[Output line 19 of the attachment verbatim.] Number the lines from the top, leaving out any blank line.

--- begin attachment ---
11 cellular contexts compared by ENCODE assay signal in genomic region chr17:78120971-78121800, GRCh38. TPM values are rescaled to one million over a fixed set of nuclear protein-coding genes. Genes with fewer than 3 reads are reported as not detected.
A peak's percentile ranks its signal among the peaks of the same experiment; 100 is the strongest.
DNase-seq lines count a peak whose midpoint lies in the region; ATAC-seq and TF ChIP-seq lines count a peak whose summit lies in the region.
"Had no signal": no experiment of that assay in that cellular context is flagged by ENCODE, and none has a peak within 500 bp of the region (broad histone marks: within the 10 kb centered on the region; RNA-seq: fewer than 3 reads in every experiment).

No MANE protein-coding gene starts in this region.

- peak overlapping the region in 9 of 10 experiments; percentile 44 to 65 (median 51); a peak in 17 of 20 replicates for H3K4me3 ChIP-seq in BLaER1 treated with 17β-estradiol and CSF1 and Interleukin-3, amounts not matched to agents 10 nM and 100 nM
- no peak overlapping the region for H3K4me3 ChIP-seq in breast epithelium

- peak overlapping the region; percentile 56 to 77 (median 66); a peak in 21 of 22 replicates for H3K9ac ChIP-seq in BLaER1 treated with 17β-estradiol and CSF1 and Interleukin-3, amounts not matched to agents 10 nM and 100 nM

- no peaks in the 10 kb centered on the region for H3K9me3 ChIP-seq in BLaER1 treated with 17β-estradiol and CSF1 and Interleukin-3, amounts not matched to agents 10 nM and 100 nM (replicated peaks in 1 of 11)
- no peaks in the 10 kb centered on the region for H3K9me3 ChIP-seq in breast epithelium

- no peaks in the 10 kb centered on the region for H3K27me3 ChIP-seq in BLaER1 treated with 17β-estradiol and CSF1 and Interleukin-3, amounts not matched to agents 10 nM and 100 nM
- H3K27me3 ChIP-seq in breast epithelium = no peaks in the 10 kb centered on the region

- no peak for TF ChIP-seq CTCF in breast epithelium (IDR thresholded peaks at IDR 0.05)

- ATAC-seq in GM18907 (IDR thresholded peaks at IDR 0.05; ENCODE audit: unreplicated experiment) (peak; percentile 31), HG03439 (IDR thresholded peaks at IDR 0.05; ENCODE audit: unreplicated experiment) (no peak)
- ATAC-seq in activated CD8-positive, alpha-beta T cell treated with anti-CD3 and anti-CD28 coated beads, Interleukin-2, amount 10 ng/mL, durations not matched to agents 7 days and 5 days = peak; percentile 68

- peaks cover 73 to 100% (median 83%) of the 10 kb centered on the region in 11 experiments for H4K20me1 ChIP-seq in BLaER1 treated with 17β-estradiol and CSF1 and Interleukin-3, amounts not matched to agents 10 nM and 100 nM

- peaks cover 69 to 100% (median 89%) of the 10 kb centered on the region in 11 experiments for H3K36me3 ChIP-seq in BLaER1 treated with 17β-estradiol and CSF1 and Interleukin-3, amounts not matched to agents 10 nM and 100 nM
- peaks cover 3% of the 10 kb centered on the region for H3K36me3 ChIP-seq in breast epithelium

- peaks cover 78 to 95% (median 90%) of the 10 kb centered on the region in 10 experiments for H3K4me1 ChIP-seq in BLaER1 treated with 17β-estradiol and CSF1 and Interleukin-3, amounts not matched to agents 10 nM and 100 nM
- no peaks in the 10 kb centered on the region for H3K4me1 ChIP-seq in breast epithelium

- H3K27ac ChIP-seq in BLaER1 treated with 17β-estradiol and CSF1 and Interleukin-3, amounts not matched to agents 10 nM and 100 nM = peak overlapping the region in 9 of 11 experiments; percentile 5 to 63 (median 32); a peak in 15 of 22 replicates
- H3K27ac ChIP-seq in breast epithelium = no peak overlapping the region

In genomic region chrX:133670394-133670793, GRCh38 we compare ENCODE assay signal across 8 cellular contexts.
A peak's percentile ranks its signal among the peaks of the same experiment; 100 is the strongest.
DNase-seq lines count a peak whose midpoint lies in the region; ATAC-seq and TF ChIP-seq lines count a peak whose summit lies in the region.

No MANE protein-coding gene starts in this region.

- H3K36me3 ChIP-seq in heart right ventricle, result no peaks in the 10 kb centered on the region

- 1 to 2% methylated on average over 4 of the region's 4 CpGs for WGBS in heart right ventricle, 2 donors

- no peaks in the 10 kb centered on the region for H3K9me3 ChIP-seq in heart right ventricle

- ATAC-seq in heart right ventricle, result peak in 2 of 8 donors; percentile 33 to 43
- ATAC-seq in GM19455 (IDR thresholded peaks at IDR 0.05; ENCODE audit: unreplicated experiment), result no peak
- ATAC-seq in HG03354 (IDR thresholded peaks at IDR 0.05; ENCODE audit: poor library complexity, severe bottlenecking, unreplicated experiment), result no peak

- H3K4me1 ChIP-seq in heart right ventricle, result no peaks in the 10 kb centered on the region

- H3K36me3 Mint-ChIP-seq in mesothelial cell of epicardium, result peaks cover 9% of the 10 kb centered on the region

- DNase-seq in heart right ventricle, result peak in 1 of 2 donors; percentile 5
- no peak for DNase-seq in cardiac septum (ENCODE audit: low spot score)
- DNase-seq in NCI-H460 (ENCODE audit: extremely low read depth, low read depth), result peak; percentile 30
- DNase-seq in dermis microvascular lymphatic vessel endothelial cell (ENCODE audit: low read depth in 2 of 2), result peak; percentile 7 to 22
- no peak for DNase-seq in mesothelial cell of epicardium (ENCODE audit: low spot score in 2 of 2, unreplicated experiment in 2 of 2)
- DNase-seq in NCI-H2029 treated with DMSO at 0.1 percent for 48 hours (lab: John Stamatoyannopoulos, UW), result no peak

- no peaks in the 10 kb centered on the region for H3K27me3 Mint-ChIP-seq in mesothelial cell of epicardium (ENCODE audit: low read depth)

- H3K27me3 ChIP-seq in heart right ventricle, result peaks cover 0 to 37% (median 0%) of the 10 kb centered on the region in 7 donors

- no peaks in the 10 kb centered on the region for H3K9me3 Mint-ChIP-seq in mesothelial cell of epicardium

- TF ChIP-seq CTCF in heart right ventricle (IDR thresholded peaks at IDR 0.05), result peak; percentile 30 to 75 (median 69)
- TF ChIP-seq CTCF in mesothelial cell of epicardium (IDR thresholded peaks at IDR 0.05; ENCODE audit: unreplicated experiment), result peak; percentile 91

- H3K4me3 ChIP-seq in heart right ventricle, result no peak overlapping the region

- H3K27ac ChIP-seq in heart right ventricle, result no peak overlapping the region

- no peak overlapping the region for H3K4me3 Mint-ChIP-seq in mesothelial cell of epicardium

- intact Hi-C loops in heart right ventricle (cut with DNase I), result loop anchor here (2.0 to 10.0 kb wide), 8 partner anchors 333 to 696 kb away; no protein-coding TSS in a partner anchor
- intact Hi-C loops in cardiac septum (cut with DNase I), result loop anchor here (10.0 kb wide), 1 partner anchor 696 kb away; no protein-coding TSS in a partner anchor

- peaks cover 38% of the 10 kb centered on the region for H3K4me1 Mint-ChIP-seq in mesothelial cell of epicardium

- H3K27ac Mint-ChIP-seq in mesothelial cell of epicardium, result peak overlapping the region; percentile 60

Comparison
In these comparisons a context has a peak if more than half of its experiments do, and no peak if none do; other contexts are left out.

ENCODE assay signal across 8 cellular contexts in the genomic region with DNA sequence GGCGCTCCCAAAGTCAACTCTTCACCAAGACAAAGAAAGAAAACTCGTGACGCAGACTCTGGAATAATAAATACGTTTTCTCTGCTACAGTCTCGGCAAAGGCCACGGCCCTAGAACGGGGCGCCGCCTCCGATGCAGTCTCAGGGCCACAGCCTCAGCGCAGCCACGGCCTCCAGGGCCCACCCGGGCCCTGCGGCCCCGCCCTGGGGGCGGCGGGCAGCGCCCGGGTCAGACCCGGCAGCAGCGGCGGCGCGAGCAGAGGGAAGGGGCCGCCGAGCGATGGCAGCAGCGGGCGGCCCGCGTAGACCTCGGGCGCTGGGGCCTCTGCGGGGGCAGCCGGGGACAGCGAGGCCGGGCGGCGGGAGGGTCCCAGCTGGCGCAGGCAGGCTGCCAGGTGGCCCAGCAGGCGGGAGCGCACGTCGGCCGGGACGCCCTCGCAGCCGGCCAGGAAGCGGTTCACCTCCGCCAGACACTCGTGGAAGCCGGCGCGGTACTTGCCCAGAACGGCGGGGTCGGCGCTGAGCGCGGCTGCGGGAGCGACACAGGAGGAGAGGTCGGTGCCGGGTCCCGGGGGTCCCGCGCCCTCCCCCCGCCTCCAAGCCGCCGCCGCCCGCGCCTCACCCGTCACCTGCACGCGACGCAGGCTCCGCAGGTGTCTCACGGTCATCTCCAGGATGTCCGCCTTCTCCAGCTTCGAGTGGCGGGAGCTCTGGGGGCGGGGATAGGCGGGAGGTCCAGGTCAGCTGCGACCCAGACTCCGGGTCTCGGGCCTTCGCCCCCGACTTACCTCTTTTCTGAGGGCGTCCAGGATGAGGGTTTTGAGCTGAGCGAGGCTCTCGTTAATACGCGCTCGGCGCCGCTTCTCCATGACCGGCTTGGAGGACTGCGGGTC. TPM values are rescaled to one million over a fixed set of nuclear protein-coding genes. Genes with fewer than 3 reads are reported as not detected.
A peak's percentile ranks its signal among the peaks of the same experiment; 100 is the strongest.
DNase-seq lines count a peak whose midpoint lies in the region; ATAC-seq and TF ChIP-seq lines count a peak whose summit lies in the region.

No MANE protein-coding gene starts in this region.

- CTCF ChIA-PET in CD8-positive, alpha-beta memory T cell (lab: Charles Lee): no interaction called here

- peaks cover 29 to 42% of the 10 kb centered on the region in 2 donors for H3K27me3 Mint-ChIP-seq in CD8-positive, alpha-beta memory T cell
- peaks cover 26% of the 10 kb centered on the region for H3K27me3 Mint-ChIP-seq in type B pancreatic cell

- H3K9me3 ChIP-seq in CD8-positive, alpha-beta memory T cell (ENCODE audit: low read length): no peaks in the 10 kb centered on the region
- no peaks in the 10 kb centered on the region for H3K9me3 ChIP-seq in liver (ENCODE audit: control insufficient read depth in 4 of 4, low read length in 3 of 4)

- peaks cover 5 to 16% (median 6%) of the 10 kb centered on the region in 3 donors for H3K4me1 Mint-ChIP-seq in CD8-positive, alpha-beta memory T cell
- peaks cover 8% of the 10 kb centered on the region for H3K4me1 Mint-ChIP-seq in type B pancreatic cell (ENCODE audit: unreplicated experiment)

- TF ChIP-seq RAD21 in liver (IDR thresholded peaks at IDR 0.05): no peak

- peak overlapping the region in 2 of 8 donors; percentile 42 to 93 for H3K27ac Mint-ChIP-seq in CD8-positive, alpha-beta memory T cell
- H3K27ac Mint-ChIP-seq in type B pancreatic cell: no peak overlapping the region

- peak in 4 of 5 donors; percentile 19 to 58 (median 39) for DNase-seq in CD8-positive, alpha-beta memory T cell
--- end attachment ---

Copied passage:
- peaks cover 78 to 95% (median 90%) of the 10 kb centered on the region in 10 experiments for H3K4me1 ChIP-seq in BLaER1 treated with 17β-estradiol and CSF1 and Interleukin-3, amounts not matched to agents 10 nM and 100 nM